- Account review attempts
- Account review successes (they actually made contact and had an in-depth conversation)
- Cross-sell attempt
- Cross-sell success
- Remarketing attempt (Our focus is not to suggest remarketing, but we track the metric)
- Remarketing success
- Upgrade (which includes increased liability, UIM and PIP limits, updated replacement cost valuators, additions of HO endorsements like water backup, enrolling in telematics programs, etc.)
But the agency didn’t always conduct this thorough procedure.
“When our bandwidth was limited, these calls were often limited to saying, ‘thank you for your business’ instead of actually having specific topics outlined that would bring value to the client—and ultimately to the agency,” McClain recalls. “Since last year, we’ve been working with Kelly Donahue-Piro of Agency Performance Partners. She has coached our team through a rigorous, yet achievable, action plan that involves identifying in advance the primary topics that would be relevant to each specific client, and using our HawkSoft agency management system to document that pre-work in the event that a client can’t be reached on the first call. In this way, any agency team member can step in and work the review when the client responds.
“Kelly’s training was a terrific help to get everyone on the same page, and she met with the team via video conference call every two weeks for five months to work through the inevitable questions and objections. It’s been a great way for us to systematize the process of recommending upgrades to existing policies and cross-sells of additional lines of business.”
The annual review provides a good opportunity for educating clients and recommending beneficial products to them. BKS Partners suggests “prevent text” apps like Life360, SafeDrive or Hawkeye—which can also monitor location and speed—during renewal meetings or when clients add a teenager to their policy.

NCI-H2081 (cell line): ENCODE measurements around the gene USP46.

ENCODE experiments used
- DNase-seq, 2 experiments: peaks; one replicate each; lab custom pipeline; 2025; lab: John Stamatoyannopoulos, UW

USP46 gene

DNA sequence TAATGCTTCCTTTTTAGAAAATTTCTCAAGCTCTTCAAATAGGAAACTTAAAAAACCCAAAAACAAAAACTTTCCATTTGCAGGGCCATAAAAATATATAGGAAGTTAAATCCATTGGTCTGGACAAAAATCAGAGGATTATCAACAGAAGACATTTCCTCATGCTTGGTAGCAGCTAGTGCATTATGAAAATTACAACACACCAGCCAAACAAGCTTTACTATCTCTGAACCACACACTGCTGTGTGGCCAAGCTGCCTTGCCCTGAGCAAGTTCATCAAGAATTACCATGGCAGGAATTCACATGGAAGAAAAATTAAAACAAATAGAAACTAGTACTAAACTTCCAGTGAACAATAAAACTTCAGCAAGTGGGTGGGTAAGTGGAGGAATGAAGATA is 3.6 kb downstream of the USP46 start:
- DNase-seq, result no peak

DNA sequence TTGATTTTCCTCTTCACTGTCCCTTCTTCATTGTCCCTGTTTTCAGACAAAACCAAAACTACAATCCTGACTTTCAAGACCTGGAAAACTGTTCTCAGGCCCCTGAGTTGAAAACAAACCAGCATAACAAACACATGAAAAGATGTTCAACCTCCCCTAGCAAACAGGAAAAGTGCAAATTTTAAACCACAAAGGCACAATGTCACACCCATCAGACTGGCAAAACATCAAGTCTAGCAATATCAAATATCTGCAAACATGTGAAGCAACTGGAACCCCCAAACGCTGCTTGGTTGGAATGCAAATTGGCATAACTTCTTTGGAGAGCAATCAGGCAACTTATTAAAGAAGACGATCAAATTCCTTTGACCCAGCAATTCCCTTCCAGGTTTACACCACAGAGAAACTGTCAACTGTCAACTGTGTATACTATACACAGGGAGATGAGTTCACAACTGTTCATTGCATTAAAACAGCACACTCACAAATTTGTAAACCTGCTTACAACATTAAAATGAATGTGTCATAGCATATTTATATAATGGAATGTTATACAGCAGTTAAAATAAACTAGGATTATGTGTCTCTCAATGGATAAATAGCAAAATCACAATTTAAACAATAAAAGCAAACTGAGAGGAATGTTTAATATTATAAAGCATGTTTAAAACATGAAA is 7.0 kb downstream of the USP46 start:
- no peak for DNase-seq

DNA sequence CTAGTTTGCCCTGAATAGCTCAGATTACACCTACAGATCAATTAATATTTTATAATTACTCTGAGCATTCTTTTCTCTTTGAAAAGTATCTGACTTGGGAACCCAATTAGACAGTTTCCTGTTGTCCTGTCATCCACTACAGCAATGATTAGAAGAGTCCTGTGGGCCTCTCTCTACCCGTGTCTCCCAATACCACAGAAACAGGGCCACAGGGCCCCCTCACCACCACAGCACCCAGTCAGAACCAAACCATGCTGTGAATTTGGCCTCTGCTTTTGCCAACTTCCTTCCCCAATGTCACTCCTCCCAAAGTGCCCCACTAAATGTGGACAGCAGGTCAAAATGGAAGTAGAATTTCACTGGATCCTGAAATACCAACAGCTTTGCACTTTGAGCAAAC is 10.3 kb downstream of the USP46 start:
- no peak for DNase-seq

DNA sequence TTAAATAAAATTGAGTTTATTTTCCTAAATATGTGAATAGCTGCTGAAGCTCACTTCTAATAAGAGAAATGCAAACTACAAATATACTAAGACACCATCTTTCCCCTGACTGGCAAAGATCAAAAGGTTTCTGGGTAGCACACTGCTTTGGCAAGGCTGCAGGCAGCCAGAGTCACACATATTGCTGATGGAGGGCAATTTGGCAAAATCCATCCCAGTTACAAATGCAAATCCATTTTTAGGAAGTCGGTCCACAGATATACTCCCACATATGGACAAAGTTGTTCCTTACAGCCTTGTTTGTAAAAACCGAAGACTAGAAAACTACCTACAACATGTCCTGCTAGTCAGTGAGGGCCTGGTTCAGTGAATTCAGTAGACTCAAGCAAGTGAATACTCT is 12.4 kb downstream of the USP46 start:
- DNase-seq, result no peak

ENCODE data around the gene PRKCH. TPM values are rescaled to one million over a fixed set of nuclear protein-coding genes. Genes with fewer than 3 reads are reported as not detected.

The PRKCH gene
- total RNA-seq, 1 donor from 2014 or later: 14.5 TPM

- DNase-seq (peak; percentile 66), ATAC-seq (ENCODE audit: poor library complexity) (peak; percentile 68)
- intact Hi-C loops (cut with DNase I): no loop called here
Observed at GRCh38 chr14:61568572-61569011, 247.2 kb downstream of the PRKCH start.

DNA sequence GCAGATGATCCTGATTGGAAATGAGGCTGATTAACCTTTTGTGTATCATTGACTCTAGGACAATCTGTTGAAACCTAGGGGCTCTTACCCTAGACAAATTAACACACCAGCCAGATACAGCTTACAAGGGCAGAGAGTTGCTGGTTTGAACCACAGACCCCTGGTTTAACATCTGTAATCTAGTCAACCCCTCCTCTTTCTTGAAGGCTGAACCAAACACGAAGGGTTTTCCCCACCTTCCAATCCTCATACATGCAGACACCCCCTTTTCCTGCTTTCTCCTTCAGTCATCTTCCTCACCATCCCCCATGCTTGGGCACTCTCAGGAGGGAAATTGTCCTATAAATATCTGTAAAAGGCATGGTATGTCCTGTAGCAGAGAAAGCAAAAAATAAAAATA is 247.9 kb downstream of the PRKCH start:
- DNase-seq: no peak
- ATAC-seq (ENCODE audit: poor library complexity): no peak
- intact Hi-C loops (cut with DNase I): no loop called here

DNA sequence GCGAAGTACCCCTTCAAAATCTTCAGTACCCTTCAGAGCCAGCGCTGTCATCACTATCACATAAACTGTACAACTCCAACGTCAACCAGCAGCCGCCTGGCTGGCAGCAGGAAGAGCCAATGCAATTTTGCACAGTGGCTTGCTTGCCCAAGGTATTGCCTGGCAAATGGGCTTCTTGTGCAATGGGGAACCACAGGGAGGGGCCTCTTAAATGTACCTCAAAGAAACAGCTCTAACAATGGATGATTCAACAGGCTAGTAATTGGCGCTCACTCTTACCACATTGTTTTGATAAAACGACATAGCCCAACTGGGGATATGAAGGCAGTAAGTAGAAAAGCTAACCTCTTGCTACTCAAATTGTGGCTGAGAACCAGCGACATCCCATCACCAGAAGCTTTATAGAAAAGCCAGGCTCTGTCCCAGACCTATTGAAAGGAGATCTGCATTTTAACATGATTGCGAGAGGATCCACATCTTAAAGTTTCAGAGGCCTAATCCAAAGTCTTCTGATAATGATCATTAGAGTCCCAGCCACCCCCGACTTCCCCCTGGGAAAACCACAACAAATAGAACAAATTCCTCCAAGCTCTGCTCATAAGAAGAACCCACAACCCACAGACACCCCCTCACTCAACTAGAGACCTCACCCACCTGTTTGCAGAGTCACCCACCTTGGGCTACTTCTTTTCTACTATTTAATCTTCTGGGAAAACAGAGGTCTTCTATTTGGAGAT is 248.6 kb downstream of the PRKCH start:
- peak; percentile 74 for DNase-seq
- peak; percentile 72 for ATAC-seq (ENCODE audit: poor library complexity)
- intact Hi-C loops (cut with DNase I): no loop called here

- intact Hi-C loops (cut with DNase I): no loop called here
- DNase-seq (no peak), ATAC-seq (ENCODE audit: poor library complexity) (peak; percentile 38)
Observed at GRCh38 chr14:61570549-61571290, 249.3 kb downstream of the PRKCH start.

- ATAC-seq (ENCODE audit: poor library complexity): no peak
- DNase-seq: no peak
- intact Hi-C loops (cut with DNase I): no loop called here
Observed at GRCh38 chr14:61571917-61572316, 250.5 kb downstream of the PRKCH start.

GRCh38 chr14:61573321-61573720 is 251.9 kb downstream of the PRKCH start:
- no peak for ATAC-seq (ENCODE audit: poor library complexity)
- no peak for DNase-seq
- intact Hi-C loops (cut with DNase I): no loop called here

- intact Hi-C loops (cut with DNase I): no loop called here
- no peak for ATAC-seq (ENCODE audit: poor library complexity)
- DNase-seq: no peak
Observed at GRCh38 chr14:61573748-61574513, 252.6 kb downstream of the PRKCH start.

“We also counsel clients on fire safety during our annual renewal meetings,” says Sherman. “Topics include life-saving devices that may also provide a premium credit, such as cellular backup, carbon monoxide detectors, gas leak detectors, Plumis (an alternative domestic fire sprinkler), and temperature versus smoke detectors. We mention checking fire extinguisher expiration dates and creating a fire safety plan.
“Everyone should have a fire safety plan for the family to exit the home, including multiple exits, such as a ladder in an upstairs bedroom, or work with the fire department to know where the bedrooms are located on a larger property. For homes that are gated, we recommend installing a Knox Box so the fire department can gain access if clients are away.”
Offering your personal lines clients risk management tips, products and strategies can help them be better prepared for perils in the future. And even though those perils can occur without notice—in the meantime, Hakuna Matata.